TMR: Look ... I don't know, man. I feel bad, you know? I watch all the film, I crunch all the numbers, I talk to everyone I can and then I make a call. I really thought I had Will screwed there but, you know, you can't predict the future. You do your best, play the odds, put yourself in the best position you can, and sometimes it just doesn't work out like it should.

But it's a new week. Gonna do my best.

Quarterbacks I love in Week 3

Matt Ryan, Falcons: Ah, 2012. The Curiosity rover landed on Mars, Linsanity was sweeping the nation and the first Avengers movie was released. It was also the last time Matt Ryan did not reach 300 yards (passing and rushing combined) against the Saints. Ryan is traditionally a hot starter -- he's the only QB to be top five at the position after the first month in three of the past four seasons -- and this game features two bottom-10 pass defenses (the Saints are allowing opponents to complete better than 70 percent of their passes this season), so I expect plenty of scoring. It won't last, but for this month at least -- and certainly Sunday -- Ryan (available in 36 percent of ESPN leagues) is an easy top-10 play.

Philip Rivers, Chargers: What are you doing Sunday? Yes, you. Are you free? Would you like to play in the secondary for the Indianapolis Colts? Because there might be an opportunity. Only one team in the NFL has allowed opponents to complete a higher percentage of passes this season than the Colts. I mean, Trevor Siemian went 22-for-33 for 266 yards against them and would have had a huge day if the Broncos' defense would have stopped scoring. Rivers will have a clean pocket and a bunch of talented pass-catchers to choose from. At some point, not having Keenan Allen will hurt this offense, but not Sunday.

Carson Palmer, Cardinals: This seems obvious to me, but after a quick glance at the ranks, only Field Yates and I have Palmer as a top-five play this week. He has recorded at least 265 passing yards and multiple touchdowns in nine of his past 13 games, and only Ben Roethlisberger has more passing touchdowns this season. The Bills can fire as many offensive coordinators as they want, but they still need to stop people, and you saw how Ryan Fitzpatrick (Ryan Fitzpatrick!) carved up Buffalo's defense. Palmer should continue where he left off on Sunday.

Others receiving votes: OK, OK, I promise. If Kirk Cousins doesn't produce this weekend, I'll shut up, but the recipe continues to be there for fantasy success: inconsistent run game, poor defense, up-tempo pace of play. Cousins needs to hit some open receivers (last week could have been a huge day had he done that) and the Giants have improved their defense, so there's risk there, but certainly upside. I like him as a top-15 play this week. ... Very quietly, Ryan Tannehill is third in rushing among QBs and is actually a top-10 QB so far, based mostly on Week 2. With a banged-up running game and a Browns team that has allowed multiple passing touchdowns in 10 of its past 11 games coming to town, he's worthy of streaming consideration. ... If you've started a QB against the Raiders this season, you've been happy. This week, Marcus Mariota gets his turn.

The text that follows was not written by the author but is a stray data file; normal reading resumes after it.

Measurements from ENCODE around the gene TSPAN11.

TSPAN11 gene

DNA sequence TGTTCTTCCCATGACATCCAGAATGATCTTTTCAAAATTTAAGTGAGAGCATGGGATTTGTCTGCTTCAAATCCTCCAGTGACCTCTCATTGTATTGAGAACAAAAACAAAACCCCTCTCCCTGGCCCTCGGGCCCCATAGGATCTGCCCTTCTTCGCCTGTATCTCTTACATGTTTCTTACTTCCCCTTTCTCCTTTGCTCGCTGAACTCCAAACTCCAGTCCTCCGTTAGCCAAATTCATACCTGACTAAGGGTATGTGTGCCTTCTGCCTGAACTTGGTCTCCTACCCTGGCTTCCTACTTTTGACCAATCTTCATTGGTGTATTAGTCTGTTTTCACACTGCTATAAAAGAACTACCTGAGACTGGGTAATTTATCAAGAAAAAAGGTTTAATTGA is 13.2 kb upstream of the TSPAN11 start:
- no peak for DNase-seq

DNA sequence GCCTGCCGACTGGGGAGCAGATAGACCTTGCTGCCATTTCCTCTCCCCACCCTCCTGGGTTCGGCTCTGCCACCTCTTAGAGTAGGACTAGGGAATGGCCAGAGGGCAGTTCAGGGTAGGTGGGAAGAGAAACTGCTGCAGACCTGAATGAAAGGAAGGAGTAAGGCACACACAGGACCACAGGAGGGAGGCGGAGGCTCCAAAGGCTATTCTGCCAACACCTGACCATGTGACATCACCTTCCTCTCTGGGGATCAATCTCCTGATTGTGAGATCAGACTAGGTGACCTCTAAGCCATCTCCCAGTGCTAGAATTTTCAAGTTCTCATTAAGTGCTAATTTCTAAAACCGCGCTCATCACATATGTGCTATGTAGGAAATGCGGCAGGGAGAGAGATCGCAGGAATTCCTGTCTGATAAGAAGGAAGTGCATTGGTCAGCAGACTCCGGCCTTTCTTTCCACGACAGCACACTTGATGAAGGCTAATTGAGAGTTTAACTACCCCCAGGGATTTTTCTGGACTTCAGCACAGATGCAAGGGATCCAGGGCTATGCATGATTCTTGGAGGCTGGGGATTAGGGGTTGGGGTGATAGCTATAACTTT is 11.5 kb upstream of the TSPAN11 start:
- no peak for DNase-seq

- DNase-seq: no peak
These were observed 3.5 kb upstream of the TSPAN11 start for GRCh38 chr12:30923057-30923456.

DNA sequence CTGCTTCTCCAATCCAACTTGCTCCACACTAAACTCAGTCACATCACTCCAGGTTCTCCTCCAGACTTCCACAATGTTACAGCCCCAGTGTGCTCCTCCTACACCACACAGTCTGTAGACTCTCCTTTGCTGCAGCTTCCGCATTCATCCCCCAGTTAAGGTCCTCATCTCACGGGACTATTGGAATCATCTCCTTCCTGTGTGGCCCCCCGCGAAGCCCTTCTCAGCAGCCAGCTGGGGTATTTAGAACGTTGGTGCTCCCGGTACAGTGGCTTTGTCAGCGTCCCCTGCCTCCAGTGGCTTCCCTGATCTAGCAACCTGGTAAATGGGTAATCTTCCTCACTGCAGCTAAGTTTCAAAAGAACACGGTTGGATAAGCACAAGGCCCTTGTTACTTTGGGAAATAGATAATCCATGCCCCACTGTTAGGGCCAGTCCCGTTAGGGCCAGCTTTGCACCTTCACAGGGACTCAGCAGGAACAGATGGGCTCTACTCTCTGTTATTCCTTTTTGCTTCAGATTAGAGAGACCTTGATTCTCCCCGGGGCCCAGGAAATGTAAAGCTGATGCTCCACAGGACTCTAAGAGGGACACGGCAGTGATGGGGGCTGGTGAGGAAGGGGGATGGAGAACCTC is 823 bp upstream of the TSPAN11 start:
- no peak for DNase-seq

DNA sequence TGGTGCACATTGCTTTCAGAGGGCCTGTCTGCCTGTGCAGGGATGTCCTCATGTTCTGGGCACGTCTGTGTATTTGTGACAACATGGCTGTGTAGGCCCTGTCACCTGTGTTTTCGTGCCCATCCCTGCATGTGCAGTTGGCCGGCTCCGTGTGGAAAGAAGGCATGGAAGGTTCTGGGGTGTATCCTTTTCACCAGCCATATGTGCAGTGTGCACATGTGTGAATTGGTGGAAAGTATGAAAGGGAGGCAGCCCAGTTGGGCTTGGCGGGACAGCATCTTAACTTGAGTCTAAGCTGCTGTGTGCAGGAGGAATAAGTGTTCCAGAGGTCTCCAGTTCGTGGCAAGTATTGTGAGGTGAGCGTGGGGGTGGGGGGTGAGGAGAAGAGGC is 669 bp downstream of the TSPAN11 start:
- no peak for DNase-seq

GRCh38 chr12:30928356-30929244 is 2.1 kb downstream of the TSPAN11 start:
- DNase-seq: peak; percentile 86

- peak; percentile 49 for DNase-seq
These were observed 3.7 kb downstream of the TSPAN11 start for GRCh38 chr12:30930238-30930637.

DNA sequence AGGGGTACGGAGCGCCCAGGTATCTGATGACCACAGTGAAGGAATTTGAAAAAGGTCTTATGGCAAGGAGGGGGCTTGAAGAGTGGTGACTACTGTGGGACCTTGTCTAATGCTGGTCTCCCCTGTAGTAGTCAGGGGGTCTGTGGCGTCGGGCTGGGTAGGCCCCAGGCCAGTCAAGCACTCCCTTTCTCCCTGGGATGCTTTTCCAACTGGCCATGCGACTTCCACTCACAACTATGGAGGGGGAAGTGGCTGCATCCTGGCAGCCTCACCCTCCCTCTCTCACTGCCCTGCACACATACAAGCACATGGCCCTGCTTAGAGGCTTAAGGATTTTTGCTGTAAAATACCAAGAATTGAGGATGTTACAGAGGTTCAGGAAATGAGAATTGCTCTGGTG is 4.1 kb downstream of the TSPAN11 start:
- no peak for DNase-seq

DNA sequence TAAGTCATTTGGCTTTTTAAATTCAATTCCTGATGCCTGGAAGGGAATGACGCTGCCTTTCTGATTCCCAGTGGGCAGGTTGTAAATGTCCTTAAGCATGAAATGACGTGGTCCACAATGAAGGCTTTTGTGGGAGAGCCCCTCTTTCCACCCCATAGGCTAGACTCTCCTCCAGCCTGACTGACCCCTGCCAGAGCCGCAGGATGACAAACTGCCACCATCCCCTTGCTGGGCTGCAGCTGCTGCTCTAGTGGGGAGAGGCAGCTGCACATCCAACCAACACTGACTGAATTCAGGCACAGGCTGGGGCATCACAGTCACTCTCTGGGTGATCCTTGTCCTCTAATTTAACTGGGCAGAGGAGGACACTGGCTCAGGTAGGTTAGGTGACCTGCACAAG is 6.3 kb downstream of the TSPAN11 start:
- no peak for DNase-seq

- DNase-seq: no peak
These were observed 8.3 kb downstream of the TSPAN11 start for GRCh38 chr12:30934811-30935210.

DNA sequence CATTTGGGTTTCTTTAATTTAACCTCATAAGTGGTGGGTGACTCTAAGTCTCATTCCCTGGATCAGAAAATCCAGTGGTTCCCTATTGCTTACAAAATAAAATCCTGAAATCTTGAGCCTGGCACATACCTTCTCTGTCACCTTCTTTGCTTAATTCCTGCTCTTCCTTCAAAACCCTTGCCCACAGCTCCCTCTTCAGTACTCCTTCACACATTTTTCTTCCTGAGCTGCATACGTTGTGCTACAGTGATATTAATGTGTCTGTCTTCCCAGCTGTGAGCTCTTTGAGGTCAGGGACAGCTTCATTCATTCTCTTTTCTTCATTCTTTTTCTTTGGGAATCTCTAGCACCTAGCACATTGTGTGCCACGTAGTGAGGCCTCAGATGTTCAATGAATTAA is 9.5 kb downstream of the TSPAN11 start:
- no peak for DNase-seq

Quarterbacks I hate in Week 3

Matthew Stafford, Lions: Look, I'm not bailing on Jim Bob and the Cooters, but I do think expectations need to be held in check this week. Ultimately, I stand by Stafford as a top-10 QB this season when all is said and done, but he's a QB2 for me this week at Lambeau. He has traditionally struggled in Green Bay, averaging just 231.3 passing yards in his past four games versus the Packers, and 26.6 percent of those yards and 42.9 percent of his passing scores in those games went to Calvin Johnson. I'm expecting Sam Shields to play in this game, so if he doesn't, that would boost Stafford, but I'm concerned the loss of Ameer Abdullah hurts them here. Without a consistent run game, the Lions might be a little more predictable, which takes play-action and deep shots away from them. I'm not seeing a top-10 day from him here.

Andy Dalton, Bengals: Insert QB playing Denver here. The Red Rifle does not like to be under pressure (he completed just 39.2 percent of his passes from 2013-15 when under pressure, with just six of his 199 pressured pass attempts resulting in a score). Denver already has eight sacks this season after leading the NFL in the category last season. This has the feeling of a low-scoring battle. In general, I am on board with the idea of Dalton as a legit fantasy starter, but on Sunday, he's not a top-15 play for me.

Running backs I love in Week 3

Melvin Gordon, Chargers: Two first names, always a crowd-pleaser. So is this fun fact: The Colts have allowed 391 yards and five touchdowns to running backs this season. With Danny Woodhead out for the season, Dexter McCluster still finding his "Hello, My Name Is ..." sticker and Kenneth Farrow unlikely to be used much, this is the Melvin Gordon show. The Chargers seem to have solved the offensive line issues from last year, as they are sixth-best in the NFL in yards before contact this season, and now get to feature Gordon as a legit No. 1 play this weekend. If you listen closely, you can hear all of his owners from last year banging their heads against a wall until it bleeds. Field, is that you?